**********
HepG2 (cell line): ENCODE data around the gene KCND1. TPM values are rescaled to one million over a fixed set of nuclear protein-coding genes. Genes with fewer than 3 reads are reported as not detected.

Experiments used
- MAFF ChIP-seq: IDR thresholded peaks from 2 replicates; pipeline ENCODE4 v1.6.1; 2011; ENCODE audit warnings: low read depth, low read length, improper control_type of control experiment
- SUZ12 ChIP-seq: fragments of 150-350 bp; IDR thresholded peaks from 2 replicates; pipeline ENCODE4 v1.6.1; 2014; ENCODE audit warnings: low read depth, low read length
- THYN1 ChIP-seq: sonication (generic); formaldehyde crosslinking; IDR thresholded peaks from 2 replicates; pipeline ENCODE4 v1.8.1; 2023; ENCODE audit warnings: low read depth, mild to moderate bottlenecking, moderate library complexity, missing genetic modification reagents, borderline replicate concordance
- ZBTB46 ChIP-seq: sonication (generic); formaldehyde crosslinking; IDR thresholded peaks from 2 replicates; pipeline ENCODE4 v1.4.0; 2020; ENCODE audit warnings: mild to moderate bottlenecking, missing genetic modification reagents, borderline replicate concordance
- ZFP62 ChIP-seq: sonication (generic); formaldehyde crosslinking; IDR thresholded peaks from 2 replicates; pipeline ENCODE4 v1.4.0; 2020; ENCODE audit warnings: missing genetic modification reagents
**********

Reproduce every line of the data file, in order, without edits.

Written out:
HepG2 (cell line): ENCODE data around the gene KCND1. TPM values are rescaled to one million over a fixed set of nuclear protein-coding genes. Genes with fewer than 3 reads are reported as not detected.

Experiments used
- MAFF ChIP-seq: IDR thresholded peaks from 2 replicates; pipeline ENCODE4 v1.6.1; 2011; ENCODE audit warnings: low read depth, low read length, improper control_type of control experiment
- SUZ12 ChIP-seq: fragments of 150-350 bp; IDR thresholded peaks from 2 replicates; pipeline ENCODE4 v1.6.1; 2014; ENCODE audit warnings: low read depth, low read length
- THYN1 ChIP-seq: sonication (generic); formaldehyde crosslinking; IDR thresholded peaks from 2 replicates; pipeline ENCODE4 v1.8.1; 2023; ENCODE audit warnings: low read depth, mild to moderate bottlenecking, moderate library complexity, missing genetic modification reagents, borderline replicate concordance
- ZBTB46 ChIP-seq: sonication (generic); formaldehyde crosslinking; IDR thresholded peaks from 2 replicates; pipeline ENCODE4 v1.4.0; 2020; ENCODE audit warnings: mild to moderate bottlenecking, missing genetic modification reagents, borderline replicate concordance
- ZFP62 ChIP-seq: sonication (generic); formaldehyde crosslinking; IDR thresholded peaks from 2 replicates; pipeline ENCODE4 v1.4.0; 2020; ENCODE audit warnings: missing genetic modification reagents